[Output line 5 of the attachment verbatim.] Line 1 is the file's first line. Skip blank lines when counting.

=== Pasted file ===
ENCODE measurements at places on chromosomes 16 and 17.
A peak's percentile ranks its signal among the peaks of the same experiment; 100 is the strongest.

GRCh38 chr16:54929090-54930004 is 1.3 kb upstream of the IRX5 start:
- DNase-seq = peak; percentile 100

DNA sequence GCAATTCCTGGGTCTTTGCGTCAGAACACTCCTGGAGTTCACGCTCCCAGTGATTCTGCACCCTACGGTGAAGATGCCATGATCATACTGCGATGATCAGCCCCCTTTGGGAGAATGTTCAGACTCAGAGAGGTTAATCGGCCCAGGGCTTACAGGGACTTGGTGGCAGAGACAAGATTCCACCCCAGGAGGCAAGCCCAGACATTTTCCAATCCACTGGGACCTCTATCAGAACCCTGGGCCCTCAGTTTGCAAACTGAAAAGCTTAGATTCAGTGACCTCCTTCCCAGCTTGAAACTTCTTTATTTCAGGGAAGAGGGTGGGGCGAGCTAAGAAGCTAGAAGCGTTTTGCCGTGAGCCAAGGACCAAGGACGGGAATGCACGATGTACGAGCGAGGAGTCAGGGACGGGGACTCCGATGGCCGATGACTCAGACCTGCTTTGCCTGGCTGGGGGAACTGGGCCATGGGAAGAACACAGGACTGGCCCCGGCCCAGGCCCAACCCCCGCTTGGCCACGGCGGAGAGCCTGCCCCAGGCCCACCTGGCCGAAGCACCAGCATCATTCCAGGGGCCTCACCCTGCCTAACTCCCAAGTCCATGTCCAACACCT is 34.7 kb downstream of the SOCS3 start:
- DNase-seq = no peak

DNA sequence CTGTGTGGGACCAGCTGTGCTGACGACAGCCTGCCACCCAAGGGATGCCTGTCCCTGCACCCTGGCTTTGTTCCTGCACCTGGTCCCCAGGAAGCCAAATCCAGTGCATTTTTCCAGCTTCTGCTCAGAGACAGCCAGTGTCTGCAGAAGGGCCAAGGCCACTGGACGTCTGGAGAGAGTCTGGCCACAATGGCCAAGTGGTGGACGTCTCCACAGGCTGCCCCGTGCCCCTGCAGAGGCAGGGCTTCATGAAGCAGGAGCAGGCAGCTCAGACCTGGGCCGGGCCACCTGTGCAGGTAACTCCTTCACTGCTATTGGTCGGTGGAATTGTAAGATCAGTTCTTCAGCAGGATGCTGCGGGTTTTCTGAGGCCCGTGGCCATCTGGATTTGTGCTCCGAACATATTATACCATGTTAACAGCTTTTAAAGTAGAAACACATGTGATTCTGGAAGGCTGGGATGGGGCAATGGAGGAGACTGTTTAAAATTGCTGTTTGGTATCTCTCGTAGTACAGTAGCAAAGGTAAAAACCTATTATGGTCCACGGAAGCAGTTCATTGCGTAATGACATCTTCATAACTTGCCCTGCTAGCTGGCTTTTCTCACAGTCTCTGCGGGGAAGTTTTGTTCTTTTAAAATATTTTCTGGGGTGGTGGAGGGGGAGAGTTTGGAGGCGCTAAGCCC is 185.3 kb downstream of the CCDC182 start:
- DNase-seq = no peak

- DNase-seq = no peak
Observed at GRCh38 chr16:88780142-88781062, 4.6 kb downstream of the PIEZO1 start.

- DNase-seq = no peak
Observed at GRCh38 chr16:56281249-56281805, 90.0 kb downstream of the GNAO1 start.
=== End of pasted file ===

DNA sequence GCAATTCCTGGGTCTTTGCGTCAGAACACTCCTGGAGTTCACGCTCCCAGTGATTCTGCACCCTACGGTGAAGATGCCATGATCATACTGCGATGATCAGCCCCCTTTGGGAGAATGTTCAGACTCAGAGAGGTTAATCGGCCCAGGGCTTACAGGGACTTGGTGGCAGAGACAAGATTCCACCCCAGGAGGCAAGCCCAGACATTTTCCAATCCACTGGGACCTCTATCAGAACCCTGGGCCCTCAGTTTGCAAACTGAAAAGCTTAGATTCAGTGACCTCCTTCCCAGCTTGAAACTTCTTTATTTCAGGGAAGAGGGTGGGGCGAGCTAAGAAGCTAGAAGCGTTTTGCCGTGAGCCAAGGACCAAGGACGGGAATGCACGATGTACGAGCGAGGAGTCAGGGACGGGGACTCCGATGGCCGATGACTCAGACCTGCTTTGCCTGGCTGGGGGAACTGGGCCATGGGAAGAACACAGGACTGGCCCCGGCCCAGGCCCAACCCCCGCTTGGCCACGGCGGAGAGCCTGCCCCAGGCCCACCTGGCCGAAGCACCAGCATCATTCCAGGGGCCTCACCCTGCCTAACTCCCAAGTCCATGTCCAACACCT is 34.7 kb downstream of the SOCS3 start: